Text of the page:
Your Child’s Winter Coat May Impact Car Seat Effectiveness

The winter season is here, parents are busily gearing up for flurries and a drop in temperatures. With some new hats, mittens and big winter jackets being purchased to ensure the safety and comfort of your kids during the winter season, you’re feeling prepared. However, many people aren’t aware of the impact that a big, bulky winter jacket can have on their little ones in the car, especially when in a car seat.

Snow Fight

As a personal injury lawyer in Toronto, I’ve seen how important car seat safety is. Many people don’t realize that bulky winter coats on children in car seats are a dangerous combination. Parents bundle their kids up with all the best intentions, but squeezing them into their coats before placing them in a car seat is not a good practice.

Why is this a Problem?

Both car and booster seats are intended to have the straps tightly secure against the body of the child. Bulky fabric can suddenly make those straps too loose in the event of a car accident, and the impact can cause serious injury or ejection.  So, while Transport Canada and the Provinces do not ban winter coats from being worn on children in car seats, they do not recommend it.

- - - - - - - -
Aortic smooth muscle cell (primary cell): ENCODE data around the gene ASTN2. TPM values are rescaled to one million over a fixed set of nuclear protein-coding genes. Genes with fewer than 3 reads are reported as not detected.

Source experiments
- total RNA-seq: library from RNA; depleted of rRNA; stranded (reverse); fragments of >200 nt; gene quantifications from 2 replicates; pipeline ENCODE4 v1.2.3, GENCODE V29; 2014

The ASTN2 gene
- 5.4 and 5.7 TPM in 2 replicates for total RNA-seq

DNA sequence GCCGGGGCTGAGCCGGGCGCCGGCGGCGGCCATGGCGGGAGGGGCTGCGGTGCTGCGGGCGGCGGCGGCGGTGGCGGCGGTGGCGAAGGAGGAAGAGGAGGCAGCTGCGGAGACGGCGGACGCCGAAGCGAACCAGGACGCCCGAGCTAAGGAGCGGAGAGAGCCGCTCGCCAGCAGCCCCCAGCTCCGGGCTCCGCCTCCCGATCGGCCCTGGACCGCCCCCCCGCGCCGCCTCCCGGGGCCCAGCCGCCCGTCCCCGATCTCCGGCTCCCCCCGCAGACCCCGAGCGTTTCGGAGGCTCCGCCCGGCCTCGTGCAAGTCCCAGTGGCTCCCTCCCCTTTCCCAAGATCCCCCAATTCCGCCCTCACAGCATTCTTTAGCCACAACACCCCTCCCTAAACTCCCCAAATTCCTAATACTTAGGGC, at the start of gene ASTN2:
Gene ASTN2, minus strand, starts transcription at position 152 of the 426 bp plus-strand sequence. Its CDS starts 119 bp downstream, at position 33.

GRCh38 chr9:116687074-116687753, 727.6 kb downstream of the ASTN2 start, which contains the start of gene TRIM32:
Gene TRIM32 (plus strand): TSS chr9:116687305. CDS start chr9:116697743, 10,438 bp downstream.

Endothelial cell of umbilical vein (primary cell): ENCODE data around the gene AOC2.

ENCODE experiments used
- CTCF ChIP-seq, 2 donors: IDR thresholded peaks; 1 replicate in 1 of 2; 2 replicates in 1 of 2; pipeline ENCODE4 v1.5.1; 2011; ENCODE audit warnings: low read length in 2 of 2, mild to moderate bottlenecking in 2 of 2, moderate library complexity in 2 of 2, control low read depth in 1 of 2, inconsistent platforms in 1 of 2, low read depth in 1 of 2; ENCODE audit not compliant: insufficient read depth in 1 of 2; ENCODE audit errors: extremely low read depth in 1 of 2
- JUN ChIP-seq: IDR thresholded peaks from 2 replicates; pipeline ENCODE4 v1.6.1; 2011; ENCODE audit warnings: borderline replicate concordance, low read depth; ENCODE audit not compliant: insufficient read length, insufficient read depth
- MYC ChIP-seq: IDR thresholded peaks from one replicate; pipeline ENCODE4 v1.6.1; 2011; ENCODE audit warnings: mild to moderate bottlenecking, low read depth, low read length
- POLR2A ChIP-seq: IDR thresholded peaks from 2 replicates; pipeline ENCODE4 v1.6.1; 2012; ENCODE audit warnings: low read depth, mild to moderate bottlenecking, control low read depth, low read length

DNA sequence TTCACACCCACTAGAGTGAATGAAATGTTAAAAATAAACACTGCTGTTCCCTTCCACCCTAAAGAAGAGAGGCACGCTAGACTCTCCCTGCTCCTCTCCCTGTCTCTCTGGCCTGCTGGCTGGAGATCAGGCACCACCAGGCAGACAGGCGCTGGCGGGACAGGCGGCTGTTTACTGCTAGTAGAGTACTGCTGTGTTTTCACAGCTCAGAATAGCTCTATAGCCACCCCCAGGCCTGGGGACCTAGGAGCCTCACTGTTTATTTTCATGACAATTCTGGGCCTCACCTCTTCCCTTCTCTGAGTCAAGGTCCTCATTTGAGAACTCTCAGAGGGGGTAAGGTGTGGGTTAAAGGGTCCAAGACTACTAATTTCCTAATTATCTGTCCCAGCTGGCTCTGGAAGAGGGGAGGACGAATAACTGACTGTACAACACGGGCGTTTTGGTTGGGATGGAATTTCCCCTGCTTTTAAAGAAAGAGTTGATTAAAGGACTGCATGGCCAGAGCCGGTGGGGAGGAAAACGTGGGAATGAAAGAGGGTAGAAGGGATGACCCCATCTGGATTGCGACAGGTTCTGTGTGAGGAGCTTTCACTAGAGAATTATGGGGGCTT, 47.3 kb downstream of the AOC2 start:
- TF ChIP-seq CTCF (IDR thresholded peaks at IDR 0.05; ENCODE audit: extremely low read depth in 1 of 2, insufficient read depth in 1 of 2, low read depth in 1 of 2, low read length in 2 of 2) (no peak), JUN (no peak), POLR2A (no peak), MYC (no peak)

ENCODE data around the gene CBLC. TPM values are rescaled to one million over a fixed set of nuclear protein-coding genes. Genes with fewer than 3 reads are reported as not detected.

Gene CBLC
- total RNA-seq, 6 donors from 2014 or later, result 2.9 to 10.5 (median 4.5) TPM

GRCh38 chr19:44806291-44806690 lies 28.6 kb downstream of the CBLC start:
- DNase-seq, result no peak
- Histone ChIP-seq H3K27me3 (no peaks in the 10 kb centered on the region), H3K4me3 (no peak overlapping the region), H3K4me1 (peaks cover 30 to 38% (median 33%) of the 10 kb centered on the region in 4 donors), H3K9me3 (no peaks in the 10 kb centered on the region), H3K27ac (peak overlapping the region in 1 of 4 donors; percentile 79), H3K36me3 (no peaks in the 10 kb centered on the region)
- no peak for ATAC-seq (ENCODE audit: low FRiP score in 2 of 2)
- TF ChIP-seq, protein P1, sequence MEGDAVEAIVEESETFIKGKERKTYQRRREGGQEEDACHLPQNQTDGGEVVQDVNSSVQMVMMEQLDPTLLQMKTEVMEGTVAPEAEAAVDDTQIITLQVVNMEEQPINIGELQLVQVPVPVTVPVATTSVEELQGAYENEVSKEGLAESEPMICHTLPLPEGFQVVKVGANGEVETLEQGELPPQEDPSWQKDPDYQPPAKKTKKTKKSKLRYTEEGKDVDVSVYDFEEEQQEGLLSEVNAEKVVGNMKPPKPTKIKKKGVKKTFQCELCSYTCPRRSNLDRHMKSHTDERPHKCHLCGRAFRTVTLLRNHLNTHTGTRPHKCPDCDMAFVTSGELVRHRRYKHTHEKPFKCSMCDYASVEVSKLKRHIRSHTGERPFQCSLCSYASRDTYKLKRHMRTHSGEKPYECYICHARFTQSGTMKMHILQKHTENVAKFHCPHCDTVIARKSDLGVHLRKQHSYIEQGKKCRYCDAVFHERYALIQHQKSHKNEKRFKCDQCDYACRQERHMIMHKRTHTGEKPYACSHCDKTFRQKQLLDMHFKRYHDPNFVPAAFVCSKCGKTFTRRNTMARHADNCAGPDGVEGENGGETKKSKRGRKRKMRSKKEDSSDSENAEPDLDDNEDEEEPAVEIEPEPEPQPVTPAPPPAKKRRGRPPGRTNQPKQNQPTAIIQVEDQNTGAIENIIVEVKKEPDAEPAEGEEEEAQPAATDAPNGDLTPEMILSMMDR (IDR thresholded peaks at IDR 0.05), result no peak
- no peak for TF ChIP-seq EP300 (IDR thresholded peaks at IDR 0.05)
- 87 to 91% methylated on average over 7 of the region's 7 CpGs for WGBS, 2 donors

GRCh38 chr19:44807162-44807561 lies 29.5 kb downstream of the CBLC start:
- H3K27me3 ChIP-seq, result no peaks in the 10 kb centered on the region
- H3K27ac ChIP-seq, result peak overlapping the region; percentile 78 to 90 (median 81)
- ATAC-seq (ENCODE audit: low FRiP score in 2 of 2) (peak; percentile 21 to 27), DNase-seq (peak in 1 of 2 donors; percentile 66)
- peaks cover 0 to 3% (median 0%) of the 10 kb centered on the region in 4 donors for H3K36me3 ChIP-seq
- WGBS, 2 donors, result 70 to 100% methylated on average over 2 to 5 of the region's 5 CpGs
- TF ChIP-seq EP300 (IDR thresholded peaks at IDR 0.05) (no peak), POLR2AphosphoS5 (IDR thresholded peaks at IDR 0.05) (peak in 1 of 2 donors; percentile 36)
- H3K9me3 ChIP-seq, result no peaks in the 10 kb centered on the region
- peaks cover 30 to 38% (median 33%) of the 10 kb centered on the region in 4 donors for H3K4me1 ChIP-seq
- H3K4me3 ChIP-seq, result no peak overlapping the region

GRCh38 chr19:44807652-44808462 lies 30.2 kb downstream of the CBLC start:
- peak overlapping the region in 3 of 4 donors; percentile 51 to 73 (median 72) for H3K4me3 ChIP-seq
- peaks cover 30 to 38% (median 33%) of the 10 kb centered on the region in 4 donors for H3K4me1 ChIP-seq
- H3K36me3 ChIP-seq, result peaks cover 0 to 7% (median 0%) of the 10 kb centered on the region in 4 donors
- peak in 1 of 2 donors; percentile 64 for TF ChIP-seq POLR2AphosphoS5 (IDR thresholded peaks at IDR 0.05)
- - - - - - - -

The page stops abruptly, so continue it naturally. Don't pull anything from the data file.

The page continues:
Having two young children of my own, I read with great interest, a Globe and Mail article, “Kids shouldn’t wear winter jackets in car seats, so how can they stay warm?” It contends “a bulky coat and a car seat is a dangerous combination.” As a personal injury lawyer in Toronto, I can attest to what is being said in the article. Despite the good intentions, squeezing your child into their coats before putting them into their car seat is not something that should be done.

What should I be doing instead?

Although highly discouraged, if you do insist on having your child strapped in with a big jacket, there is a specific procedure that should be followed.  Consumer Reports recommends preparing the straps with your child in the car seat without any winter gear on.  Then put them in without adjusting the straps – not even a little bit. This can, however, be uncomfortable for the child and a great inconvenience to you as a parent.   Fortunately, there are other options that are also much safer:

  • Fasten your child in their car seat, and put their jacket on backwards overtop of the straps.
  • Lay a blanket on your child, again, over the straps.
  • Bundle your child up with hats, mittens and boots, and a fleece jacket that can fit under the car seat without adjustment.

A big, bulky coat can make a parent’s most precious cargo too loose in the event of a crash, which is something we all wish to avoid. According to SAAQ, when a car hits another object at a speed of 50km/hour, the weight of people and objects in the car gets multiplied by 20. This means, an 18-kg child quickly becomes a 360-kg rocket. Removing children’s winter coats to ensure that the straps of their car or booster seat are secure and tight to their bodies can reduce the risk of serious injury and potential ejection if an accident were to occur. It takes a couple of seconds, but can save your child’s life one day.

Patrick Brown


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